August 24 – August 30, 2020
Belarus-West relations

Western states are holding back whilst following developments in Belarus closely

The situation got worse
Western states are holding back whilst following developments in Belarus closely

By Dzianis Melyantsou

Amid a deterioration in relations between current Belarusian leadership and their counterparts from Lithuania and Poland, Brussels and Washington are holding back.

Last week, the tension between Belarus and her western neighbors, Poland and Lithuania, heightened. Meanwhile, both, the EU and the U.S. hold fire against Belarus whilst following current developments closely.

On August 24th, Lithuania and Belarus exchanged diplomatic protests in connection with an incident at the border (according to official reports, a “probe of eight balloons with anti-state symbols” was launched from Lithuania, crossing the Belarusian border, and was eliminated by Belarusian military helicopters).

On August 26th, the Lithuanian Foreign Ministry proposed to introduce national sanctions against Belarusian officials responsible for election fraud and violence against peaceful protesters in Belarus. A list of 118 officials was submitted to the Lithuanian Foreign Ministry for consideration. In response, Lukashenka ordered to redirect the transit of Belarusian goods from Lithuania to Russia.

On August 27th, Charge d’Affaires of Poland in Belarus Marcin Wojciechowski was summoned to the Belarusian Foreign Ministry and lodged with “a strong protest in connection with the open attempts of Poland to directly interfere in the internal affairs of the Republic of Belarus”. On the same day, the Ambassador of Belarus to Poland, Vladimir Chushev, was summoned to the Polish Foreign Ministry “in connection with repeated groundless accusations by the Belarusian authorities against Poland”.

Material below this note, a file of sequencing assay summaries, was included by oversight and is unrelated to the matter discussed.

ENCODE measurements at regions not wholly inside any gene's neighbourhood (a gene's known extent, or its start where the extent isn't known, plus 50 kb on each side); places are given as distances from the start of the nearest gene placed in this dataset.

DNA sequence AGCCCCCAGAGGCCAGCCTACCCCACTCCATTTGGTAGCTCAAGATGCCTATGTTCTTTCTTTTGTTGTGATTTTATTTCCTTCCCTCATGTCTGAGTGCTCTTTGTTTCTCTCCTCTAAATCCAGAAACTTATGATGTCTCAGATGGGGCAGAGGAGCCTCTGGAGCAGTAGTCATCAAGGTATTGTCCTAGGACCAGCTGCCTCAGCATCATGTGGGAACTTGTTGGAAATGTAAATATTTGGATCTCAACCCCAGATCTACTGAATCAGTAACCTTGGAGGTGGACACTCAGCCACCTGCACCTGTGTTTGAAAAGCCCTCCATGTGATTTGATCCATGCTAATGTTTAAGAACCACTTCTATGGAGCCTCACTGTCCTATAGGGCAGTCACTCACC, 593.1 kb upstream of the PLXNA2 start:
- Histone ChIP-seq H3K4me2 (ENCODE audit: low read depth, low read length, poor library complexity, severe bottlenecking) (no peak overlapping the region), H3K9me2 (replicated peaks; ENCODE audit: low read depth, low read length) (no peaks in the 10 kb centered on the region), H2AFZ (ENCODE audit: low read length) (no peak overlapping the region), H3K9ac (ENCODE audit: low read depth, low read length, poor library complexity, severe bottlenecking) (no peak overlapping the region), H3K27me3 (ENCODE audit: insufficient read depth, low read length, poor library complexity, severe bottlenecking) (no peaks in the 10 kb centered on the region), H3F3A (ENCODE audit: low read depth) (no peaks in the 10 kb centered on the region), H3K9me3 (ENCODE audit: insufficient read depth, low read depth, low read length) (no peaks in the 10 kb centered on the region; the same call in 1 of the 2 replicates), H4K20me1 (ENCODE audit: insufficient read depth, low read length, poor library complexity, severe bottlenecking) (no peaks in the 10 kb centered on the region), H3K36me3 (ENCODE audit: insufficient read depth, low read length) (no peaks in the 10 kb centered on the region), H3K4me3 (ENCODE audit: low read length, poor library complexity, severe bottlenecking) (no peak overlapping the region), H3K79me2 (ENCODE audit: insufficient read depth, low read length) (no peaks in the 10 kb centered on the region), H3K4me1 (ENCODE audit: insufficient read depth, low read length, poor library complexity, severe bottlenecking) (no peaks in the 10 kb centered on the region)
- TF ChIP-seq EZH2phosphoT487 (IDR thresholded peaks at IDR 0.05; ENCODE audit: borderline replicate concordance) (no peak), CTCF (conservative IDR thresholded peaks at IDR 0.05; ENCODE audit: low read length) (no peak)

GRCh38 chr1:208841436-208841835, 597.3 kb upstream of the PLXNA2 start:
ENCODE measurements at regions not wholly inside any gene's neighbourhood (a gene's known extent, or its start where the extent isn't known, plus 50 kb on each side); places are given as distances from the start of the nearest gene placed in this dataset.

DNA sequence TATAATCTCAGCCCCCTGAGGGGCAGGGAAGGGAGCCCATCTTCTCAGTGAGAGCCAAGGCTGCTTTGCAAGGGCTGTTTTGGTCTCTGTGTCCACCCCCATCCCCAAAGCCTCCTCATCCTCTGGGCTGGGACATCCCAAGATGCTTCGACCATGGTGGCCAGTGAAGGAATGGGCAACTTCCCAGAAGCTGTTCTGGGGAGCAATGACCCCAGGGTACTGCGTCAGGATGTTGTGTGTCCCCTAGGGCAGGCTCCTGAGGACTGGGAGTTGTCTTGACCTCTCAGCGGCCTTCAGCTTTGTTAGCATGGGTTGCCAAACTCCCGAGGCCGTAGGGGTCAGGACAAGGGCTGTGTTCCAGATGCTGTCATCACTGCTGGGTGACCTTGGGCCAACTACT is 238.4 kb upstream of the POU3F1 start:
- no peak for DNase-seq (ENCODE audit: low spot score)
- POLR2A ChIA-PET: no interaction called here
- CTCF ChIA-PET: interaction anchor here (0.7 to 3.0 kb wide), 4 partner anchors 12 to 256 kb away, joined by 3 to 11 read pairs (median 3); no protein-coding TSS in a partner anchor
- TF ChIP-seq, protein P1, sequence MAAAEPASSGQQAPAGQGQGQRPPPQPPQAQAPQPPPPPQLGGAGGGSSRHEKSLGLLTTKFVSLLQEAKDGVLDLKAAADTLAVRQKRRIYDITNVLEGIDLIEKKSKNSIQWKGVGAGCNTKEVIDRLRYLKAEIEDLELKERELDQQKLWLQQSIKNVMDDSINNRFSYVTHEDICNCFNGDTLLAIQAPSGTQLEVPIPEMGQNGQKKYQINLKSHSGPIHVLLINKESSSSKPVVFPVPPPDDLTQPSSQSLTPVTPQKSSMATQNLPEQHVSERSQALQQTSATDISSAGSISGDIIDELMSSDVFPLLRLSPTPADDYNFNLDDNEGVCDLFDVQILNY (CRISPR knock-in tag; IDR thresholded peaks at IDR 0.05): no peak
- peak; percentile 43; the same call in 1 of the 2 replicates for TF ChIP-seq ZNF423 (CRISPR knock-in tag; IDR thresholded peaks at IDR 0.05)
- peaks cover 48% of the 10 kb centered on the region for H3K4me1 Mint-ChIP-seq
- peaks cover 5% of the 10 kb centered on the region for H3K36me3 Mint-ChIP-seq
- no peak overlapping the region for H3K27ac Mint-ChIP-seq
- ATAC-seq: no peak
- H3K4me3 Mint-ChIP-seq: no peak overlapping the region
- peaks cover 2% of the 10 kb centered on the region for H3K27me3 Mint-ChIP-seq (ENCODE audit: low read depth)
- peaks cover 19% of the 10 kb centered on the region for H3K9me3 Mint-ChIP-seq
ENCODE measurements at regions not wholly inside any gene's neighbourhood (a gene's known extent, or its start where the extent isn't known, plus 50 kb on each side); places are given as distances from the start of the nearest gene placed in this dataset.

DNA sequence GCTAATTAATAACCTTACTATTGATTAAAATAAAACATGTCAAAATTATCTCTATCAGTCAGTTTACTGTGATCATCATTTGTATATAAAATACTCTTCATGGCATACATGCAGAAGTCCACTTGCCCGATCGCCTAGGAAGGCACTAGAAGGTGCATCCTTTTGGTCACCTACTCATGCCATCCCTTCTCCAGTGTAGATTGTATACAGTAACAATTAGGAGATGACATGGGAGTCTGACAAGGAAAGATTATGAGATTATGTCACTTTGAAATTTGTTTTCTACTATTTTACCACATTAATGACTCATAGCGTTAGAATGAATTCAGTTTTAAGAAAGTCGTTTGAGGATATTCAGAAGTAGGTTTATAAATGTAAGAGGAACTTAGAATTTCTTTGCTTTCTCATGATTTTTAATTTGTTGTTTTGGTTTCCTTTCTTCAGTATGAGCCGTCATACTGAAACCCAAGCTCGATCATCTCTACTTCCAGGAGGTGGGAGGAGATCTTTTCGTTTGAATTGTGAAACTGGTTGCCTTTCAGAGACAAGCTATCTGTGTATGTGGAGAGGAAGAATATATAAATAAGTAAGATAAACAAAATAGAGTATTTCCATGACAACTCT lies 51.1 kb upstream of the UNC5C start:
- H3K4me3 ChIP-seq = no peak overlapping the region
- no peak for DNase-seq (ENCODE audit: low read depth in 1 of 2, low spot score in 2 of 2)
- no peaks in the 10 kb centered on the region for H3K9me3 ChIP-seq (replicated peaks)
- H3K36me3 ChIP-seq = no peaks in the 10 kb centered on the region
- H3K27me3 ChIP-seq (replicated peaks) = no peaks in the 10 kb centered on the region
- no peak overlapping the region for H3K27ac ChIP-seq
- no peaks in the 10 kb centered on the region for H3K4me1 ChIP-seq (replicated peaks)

Meanwhile, Brussels and Washington hold back action against the Belarusian leadership, making joint statements urging to refrain from violence and start a nation-wide dialogue. Their low-key response could be explained not only by bureaucratic delays and complicated internal agreements but also by fears of Russian interference amid recent Putin’s statements about the security forces reserve and warning the west against attempts to influence domestic political processes in Belarus.

During the informal meeting of the EU foreign ministers in Berlin last week, the issue of sanctions was discussed again. According to unofficial reports, there is a draft list of some 30 persons, including CEC employees and security officials who may face personal sanctions. Apparently, neither Lukashenka nor Foreign Minister Makei appears on the list.

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Once a week, in coordination with a group of prominent Belarusian analysts, we provide analytical commentaries on the most topical and relevant issues, including the behind-the-scenes processes occurring in Belarus. These commentaries are available in Belarusian, Russian, and English.

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